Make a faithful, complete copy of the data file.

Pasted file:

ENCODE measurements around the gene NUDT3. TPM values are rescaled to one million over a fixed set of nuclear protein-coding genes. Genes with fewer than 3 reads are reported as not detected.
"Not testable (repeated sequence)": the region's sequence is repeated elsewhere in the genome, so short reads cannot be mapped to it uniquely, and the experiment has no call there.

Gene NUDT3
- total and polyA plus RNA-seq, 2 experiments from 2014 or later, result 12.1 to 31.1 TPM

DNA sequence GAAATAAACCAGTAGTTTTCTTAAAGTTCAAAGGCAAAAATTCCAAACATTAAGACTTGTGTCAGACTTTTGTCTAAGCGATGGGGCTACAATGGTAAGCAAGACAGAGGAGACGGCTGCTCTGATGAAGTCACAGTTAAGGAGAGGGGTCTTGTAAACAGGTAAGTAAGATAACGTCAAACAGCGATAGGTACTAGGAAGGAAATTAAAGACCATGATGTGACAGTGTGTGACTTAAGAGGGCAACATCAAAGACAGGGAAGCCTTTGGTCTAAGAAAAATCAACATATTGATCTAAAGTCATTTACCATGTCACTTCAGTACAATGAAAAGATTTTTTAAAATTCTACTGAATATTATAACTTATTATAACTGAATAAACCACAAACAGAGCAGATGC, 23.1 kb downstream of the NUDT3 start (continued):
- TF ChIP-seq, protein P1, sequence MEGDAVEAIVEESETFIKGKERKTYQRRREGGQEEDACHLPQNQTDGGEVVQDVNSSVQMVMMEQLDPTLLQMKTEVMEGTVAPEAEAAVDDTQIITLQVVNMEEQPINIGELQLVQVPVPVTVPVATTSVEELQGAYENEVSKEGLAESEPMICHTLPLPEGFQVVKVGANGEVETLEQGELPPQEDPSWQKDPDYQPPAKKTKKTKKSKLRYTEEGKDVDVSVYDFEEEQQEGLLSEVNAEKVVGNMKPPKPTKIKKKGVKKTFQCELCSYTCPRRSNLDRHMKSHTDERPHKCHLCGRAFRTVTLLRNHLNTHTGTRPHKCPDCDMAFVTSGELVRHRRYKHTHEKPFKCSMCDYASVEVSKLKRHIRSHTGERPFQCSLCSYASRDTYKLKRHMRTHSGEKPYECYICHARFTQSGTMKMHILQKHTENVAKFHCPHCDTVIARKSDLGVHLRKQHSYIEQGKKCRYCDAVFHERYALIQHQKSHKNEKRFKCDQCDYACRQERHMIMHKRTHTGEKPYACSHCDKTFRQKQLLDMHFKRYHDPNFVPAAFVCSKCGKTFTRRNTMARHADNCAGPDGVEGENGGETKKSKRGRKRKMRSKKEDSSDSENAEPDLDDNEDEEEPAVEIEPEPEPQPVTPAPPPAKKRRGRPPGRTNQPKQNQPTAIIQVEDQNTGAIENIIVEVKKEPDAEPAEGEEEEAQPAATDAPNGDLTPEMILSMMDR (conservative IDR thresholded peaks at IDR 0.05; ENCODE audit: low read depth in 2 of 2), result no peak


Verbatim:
ENCODE measurements around the gene NUDT3. TPM values are rescaled to one million over a fixed set of nuclear protein-coding genes. Genes with fewer than 3 reads are reported as not detected.
"Not testable (repeated sequence)": the region's sequence is repeated elsewhere in the genome, so short reads cannot be mapped to it uniquely, and the experiment has no call there.

Gene NUDT3
- total and polyA plus RNA-seq, 2 experiments from 2014 or later, result 12.1 to 31.1 TPM

DNA sequence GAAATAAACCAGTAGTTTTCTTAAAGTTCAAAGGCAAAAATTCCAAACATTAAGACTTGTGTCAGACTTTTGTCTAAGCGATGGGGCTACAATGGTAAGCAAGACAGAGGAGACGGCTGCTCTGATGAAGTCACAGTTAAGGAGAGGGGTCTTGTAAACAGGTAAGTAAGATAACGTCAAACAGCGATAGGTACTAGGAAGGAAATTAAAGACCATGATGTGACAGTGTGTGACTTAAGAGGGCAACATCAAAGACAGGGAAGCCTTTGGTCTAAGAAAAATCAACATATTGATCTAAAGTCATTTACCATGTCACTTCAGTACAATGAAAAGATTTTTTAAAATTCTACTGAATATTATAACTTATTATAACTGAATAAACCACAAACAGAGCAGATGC, 23.1 kb downstream of the NUDT3 start (continued):
- TF ChIP-seq, protein P1, sequence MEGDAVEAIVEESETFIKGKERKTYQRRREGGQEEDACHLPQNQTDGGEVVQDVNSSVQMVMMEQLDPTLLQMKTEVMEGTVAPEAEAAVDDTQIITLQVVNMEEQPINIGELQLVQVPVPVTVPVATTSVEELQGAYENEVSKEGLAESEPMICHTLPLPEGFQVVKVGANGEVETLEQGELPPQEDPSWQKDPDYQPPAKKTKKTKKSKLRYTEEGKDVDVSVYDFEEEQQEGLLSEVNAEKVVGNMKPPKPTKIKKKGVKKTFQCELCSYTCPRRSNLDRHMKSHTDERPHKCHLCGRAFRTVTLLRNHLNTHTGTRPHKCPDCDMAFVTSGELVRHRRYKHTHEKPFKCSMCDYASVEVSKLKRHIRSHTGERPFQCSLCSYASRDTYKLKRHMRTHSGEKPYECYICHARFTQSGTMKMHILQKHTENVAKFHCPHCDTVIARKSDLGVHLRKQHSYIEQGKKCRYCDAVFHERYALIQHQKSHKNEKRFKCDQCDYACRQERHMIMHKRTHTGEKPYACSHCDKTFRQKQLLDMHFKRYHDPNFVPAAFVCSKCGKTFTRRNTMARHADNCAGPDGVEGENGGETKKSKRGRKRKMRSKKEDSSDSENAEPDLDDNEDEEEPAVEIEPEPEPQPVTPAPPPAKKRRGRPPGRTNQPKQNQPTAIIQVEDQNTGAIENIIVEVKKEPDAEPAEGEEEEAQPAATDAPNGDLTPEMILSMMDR (conservative IDR thresholded peaks at IDR 0.05; ENCODE audit: low read depth in 2 of 2), result no peak